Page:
Just as some people have viciously attempted to compare Israel with the Nazis, Greenway is prepared to consider the Islamist fanatics of Hamas to be the moral equivalent of the Zealots on Masada or the embattled and doomed Jews of the Warsaw Ghetto. Such comparisons are obscene. The Roman objective was to eradicate any vestige of Jewish sovereignty. The Nazi goal was simply to kill every Jew in the world. The Israelis just want the Palestinians in Gaza to stop shooting missiles over the border at them.

So why do the Israelis continue to persist in their effort when so many others elsewhere don’t understand them? The Jerusalem Post’s Elliot Jager put it quite succinctly when he was asked by the New York Times’ Ethan Bronner why Israelis “really believe that everybody is wrong and they alone are right?”

“This is a just war and we don’t feel guilty when civilians we don’t intend to hurt get hurt, because we feel Hamas uses these civilians as human shields,” said Elliot Jager, editorial page editor of The Jerusalem Post, who happened to answer his phone for an interview while in Ashkelon, an Israeli city about 10 miles from Gaza, standing in front of a house that had been hit two hours earlier by a Hamas rocket.

“We do feel bad about it, but we don’t feel guilty,” Mr. Jager added. “The most ethical moral imperative is for Israel to prevail in this conflict over an immoral Islamist philosophy. It is a zero sum conflict. That is what is not understood outside this country.”

Another example of how Israelis answer Bronner’s question is in the New Republic today. There, Yossi Klein Halevi gives us a close-up look at a squad of Israeli reservists about to be deployed into Gaza.

Though many of them, including the commander, wonder about whether the offensive should continue, they have no doubt about whether their country is in the right. Some have reported for duty even though they had the option of staying home.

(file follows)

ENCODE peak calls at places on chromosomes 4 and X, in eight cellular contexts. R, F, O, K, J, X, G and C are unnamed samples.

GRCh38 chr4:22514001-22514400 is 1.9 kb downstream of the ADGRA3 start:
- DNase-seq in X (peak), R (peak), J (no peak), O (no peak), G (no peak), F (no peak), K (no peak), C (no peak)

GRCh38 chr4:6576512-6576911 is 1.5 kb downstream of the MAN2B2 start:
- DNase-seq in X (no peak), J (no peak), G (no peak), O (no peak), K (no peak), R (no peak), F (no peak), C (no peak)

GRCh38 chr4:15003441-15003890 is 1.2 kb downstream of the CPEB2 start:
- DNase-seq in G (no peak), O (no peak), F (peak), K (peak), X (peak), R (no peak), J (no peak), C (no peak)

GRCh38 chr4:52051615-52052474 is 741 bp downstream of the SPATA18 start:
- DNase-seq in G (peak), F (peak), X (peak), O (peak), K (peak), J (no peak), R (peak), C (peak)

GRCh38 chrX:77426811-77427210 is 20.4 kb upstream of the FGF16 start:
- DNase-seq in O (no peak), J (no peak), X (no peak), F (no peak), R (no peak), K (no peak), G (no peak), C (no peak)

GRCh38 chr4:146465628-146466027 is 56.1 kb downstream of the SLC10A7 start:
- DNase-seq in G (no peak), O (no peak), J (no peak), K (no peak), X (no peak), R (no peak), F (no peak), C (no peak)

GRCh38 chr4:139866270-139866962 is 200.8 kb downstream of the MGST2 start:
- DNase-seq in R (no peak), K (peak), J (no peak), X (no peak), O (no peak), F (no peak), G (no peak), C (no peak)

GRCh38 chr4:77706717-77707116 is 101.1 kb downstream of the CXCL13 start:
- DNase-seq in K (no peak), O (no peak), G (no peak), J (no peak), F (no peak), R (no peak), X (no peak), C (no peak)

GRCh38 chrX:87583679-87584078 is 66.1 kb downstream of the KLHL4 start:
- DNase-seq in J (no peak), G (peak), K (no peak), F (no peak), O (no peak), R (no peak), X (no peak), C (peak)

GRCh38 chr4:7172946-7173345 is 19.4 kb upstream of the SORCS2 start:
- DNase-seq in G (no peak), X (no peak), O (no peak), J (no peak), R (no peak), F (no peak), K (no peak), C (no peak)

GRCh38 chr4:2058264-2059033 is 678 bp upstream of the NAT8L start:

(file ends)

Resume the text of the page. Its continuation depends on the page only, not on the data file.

Halevi explains:

Israel has known excruciating moments of self-doubt, even during war, but this isn’t one of them. Many Israelis feel anguished about Gaza’s suffering, but few feel apologetic. And Israelis have no patience for those critics unable to separate sympathy for Gaza’s victims with political conclusions that only strengthen the jihadists most responsible for Gaza’s suffering. Israel’s left-wing Meretz party has managed, as of this writing, to bring all of 1,000 demonstrators into the streets. And even Meretz supported the first week’s air offensive. One reason for the consensus is the unilateral withdrawal from Gaza in 2005. At that time, Israeli leaders reassured skeptics that, if terrorists attacked over the international border, the IDF would have the moral legitimacy to return to Gaza. After thousands of missiles have fallen over the last three years, the IDF has belatedly done just that. The left knows its credibility is being tested: If Israel can’t defend Beersheva and Ashdod from the 1967 border with Gaza, it won’t be able to defend Tel Aviv and Jerusalem from the 1967 border with the West Bank. And, if Israel is unable to stop the missiles from Gaza, there will be very little public support for further withdrawals.